The Black Eagle of Harlem

The truth behind the tall tales of Hubert Fauntleroy Julian.

In the 1930s, Julian’s rival, John Robinson (at far right), founded a pilots’ association to promote aviation among African-Americans. (NASM)
Air & Space Magazine

In 1930, when future Ethiopian ruler Haile Selassie was planning a lavish ceremony to celebrate his coronation as emperor, he sent an emissary to a 33-year-old U.S.-based aviator, Hubert Fauntleroy Julian. Aviation had come to Ethiopia only the year before, with the arrival of a French Potez 25 biplane piloted by André Maillet, but the modernity-obsessed Selassie hoped to put on an aerial display, with a flamboyant performer who would attract the world’s attention. Julian, known in New York as the “Black Eagle of Harlem” and sometimes called the “Negro Lindbergh,” was the perfect choice.

At the emperor-elect’s request, the Ethiopian Imperial Air Force, which consisted of two Junkers monoplanes, a Gipsy Moth, and two French pilots, performed a pre-coronation show. In an unplanned flourish, Julian leapt from Maillet’s airplane, parachuting to the feet of Selassie, who was so pleased that he bestowed Ethiopian citizenship on Julian, the rank of colonel, and awarded him the Order of Menelik, the empire’s highest honor.

Julian’s glory was short-lived. Four months later, during a coronation dress rehearsal in Addis Ababa, Julian lost control of the de Havilland Gipsy Moth he was flying. As the emperor-elect looked on in fury, Julian made a crash landing into a eucalyptus tree. The Moth had been Selassie’s personal airplane, a gift from Selfridge’s department store in London, and Julian was expelled from the country amid allegations that he had stolen the aircraft. He accused the Ethiopian air force’s French airmen of sabotaging him, but conceded in his 1964 memoir, Black Eagle, that “a crash at an air display watched by foreigners whom the Emperor wanted to impress was clearly a disaster.”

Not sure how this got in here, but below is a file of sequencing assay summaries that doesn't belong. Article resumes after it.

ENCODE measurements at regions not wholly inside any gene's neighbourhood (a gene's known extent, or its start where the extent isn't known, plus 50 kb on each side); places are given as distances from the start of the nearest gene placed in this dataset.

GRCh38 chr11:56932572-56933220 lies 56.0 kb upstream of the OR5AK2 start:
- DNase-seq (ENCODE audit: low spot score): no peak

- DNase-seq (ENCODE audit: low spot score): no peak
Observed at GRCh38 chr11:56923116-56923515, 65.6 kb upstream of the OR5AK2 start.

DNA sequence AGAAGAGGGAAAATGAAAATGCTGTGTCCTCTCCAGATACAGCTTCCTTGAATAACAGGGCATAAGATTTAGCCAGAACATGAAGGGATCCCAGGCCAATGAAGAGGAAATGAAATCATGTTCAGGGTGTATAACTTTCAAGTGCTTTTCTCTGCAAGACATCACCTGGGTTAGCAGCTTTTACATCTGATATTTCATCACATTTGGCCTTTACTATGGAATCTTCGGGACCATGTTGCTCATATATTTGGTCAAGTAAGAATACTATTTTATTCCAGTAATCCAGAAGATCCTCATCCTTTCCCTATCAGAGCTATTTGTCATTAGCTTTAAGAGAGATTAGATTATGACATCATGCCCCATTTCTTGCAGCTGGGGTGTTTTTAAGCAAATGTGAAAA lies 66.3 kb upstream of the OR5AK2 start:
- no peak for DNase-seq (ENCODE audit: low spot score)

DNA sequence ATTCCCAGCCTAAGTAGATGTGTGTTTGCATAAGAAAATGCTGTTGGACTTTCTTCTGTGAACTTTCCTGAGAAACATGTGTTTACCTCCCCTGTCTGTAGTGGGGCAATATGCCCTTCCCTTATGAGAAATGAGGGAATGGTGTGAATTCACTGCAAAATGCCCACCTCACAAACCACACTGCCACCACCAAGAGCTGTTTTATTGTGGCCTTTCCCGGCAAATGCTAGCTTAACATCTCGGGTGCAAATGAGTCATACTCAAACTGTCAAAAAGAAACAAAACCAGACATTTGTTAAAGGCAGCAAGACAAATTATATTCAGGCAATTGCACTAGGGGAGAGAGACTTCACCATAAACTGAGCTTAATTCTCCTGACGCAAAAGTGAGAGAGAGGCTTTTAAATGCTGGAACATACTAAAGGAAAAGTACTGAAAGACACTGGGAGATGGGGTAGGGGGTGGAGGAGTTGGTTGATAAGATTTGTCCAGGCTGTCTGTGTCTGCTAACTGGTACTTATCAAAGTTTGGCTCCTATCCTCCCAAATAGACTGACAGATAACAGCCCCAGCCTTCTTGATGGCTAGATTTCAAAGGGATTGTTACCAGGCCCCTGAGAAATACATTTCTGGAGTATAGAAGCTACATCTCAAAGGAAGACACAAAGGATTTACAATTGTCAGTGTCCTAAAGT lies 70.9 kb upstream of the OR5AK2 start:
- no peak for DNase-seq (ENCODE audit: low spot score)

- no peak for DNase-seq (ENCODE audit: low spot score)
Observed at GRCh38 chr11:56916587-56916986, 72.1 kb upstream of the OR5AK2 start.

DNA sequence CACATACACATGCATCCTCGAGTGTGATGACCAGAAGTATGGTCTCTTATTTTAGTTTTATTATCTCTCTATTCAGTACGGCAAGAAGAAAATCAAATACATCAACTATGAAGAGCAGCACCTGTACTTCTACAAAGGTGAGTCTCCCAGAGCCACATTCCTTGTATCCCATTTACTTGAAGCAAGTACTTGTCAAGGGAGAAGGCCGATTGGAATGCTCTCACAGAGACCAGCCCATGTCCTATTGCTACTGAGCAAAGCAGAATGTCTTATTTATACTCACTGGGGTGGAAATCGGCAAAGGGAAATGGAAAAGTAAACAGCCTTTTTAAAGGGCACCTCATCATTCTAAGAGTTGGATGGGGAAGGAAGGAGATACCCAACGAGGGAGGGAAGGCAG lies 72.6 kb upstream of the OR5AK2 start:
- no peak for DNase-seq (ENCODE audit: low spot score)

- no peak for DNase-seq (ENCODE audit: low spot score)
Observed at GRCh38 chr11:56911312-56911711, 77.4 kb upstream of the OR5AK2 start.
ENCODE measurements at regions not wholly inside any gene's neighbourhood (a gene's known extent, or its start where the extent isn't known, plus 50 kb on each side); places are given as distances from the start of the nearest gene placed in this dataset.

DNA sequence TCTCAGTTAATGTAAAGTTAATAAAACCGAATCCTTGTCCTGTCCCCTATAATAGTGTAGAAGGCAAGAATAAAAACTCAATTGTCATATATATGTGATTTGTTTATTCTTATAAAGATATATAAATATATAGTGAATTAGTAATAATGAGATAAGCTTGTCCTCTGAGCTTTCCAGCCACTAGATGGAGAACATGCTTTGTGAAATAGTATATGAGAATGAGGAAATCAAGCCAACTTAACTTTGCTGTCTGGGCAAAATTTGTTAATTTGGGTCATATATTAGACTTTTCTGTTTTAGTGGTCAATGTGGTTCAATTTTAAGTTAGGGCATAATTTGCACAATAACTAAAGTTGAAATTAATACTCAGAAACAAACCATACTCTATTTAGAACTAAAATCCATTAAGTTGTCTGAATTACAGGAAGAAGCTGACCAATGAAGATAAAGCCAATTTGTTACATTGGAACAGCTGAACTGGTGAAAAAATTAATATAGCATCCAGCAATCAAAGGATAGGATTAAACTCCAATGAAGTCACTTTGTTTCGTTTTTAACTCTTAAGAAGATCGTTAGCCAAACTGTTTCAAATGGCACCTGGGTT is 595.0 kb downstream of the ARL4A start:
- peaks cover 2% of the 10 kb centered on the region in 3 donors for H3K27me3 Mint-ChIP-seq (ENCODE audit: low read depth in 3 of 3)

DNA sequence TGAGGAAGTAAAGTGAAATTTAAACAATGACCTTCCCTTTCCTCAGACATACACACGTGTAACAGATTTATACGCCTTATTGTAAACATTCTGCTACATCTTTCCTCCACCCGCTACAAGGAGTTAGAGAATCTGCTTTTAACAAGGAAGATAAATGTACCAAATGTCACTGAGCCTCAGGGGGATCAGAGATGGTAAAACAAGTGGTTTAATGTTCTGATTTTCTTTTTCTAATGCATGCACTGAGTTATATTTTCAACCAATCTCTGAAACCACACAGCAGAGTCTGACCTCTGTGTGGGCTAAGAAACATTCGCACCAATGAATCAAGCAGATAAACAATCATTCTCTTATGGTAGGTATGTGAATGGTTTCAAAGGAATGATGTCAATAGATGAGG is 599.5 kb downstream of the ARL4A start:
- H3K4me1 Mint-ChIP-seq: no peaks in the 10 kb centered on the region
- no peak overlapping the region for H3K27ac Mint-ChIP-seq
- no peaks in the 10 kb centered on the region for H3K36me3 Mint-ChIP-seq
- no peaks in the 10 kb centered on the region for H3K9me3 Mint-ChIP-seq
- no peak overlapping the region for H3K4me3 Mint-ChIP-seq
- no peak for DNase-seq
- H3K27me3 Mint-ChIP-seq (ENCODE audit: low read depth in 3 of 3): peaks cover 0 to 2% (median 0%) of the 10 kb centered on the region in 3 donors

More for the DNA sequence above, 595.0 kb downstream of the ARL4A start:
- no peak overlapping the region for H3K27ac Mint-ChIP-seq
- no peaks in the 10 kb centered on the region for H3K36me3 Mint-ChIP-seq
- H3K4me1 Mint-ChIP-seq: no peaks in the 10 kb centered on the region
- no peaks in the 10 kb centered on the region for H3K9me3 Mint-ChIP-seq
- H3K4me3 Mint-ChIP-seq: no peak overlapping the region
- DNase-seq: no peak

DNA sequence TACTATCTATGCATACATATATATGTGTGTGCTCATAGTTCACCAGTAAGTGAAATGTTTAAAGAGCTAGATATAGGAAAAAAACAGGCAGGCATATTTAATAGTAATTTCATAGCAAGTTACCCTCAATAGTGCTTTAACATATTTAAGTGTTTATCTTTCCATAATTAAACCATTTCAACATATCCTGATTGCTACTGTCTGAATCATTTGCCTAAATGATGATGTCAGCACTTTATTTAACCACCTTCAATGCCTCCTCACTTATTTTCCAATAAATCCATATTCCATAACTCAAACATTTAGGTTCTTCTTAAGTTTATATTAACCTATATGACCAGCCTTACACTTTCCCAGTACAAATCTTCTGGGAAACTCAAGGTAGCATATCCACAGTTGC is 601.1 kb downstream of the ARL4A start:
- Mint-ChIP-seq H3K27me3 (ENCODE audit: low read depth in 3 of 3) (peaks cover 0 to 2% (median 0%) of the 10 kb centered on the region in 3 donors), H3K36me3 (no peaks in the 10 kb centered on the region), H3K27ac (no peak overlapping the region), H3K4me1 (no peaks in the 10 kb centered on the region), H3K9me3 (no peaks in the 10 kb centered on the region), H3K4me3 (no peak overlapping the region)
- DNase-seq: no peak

So the Black Eagle returned to Harlem. For the rest of his life Julian would continue to promote himself as Selassie’s air marshal, but Ethiopia would prove to be only a brief chapter in the Black Eagle’s just-true-enough life story.

It was in Ethiopia, in 2001, that I first heard of Julian. I was visiting a family of Jamaican Rastafarians who had immigrated to Ethiopia, and while we were discussing the history of other West Indians who had settled in the country, Julian’s name came up.

The Black Eagle is remembered in Ethiopia for his famous pre-coronation crash, and for his vocal anti-fascist stance in the days preceding World War II. He was spoken of reverently—although some of the details of his life were a bit muddled—and is remembered as someone who tried to do heroic things. Even though he didn’t always succeed, he’s considered a hero for trying.

In Julian’s autobiography, I learned that he himself muddled some of the details of his life. He was born in 1897 in the British colony of Trinidad, the son of a cocoa plantation manager. He writes that he grew up in a middle class neighborhood in the capital, Port of Spain, where he attended a British-administered boys’ school. The island’s first exposure to flight ended badly: In January 1913, aircraft designer Frank Boland crashed a tail-less biplane over the Queen’s Park Savannah, near Julian’s home, and was killed instantly. Julian, feeling the need to make the crash part of his personal narrative, moved it back to 1909 in his autobiography, placing himself at the scene.

I would learn that this compulsion to embellish was an essential part of Julian’s character. While these embellishments made it tempting to dismiss Julian as a charlatan, each time I dug deeper I found that his stories usually contained ample elements of truth.

So who was the Black Eagle? A serious aviator who was dismissed because of his race? Or a con artist, as some have suggested? Such blanket assessments miss the point: Julian was an adventurer in the classic sense of the word, a self-promoter who kept a toe in the waters of world history for half a century.

Although Julian had left Trinidad by the time of Frank Boland’s crash, news of the incident influenced him to patent, in 1921, the “Airplane Safety Appliance,” essentially an amalgam of parachute and propeller. He later said his idea pre-figured the chutes used to return the Apollo spacecraft to Earth. Later that year, Julian moved to London to continue his studies, during which time he learned to speak French and Italian (he later added bits of Spanish, Swedish, Chinese, Urdu, and Finnish). In 1914 Julian moved to Montreal, where he claimed he was taught to fly by Canadian World War I ace Billy Bishop.

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